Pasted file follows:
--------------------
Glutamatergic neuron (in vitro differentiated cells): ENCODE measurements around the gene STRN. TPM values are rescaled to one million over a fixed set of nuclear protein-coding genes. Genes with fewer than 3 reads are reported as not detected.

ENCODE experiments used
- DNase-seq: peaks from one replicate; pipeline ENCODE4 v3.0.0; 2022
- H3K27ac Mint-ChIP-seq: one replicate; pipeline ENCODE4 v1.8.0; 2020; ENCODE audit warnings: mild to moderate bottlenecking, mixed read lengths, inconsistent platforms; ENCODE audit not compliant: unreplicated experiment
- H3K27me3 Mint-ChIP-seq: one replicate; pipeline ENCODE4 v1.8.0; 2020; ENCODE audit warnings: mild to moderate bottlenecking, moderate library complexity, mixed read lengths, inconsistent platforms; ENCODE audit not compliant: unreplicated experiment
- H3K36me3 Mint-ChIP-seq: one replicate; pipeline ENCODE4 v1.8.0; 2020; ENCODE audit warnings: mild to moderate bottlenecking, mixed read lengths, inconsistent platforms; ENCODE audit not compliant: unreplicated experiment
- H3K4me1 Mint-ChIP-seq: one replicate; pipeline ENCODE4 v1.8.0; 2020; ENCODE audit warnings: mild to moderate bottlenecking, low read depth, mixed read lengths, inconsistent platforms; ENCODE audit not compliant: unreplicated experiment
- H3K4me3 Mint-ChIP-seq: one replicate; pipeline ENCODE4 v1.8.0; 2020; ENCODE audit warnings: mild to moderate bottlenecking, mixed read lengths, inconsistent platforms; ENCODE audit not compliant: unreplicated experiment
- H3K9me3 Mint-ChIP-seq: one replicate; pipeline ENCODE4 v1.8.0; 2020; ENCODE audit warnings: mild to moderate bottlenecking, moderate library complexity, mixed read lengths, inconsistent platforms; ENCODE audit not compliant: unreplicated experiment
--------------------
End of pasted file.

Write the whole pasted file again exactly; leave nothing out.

Glutamatergic neuron (in vitro differentiated cells): ENCODE measurements around the gene STRN. TPM values are rescaled to one million over a fixed set of nuclear protein-coding genes. Genes with fewer than 3 reads are reported as not detected.

ENCODE experiments used
- DNase-seq: peaks from one replicate; pipeline ENCODE4 v3.0.0; 2022
- H3K27ac Mint-ChIP-seq: one replicate; pipeline ENCODE4 v1.8.0; 2020; ENCODE audit warnings: mild to moderate bottlenecking, mixed read lengths, inconsistent platforms; ENCODE audit not compliant: unreplicated experiment
- H3K27me3 Mint-ChIP-seq: one replicate; pipeline ENCODE4 v1.8.0; 2020; ENCODE audit warnings: mild to moderate bottlenecking, moderate library complexity, mixed read lengths, inconsistent platforms; ENCODE audit not compliant: unreplicated experiment
- H3K36me3 Mint-ChIP-seq: one replicate; pipeline ENCODE4 v1.8.0; 2020; ENCODE audit warnings: mild to moderate bottlenecking, mixed read lengths, inconsistent platforms; ENCODE audit not compliant: unreplicated experiment
- H3K4me1 Mint-ChIP-seq: one replicate; pipeline ENCODE4 v1.8.0; 2020; ENCODE audit warnings: mild to moderate bottlenecking, low read depth, mixed read lengths, inconsistent platforms; ENCODE audit not compliant: unreplicated experiment
- H3K4me3 Mint-ChIP-seq: one replicate; pipeline ENCODE4 v1.8.0; 2020; ENCODE audit warnings: mild to moderate bottlenecking, mixed read lengths, inconsistent platforms; ENCODE audit not compliant: unreplicated experiment
- H3K9me3 Mint-ChIP-seq: one replicate; pipeline ENCODE4 v1.8.0; 2020; ENCODE audit warnings: mild to moderate bottlenecking, moderate library complexity, mixed read lengths, inconsistent platforms; ENCODE audit not compliant: unreplicated experiment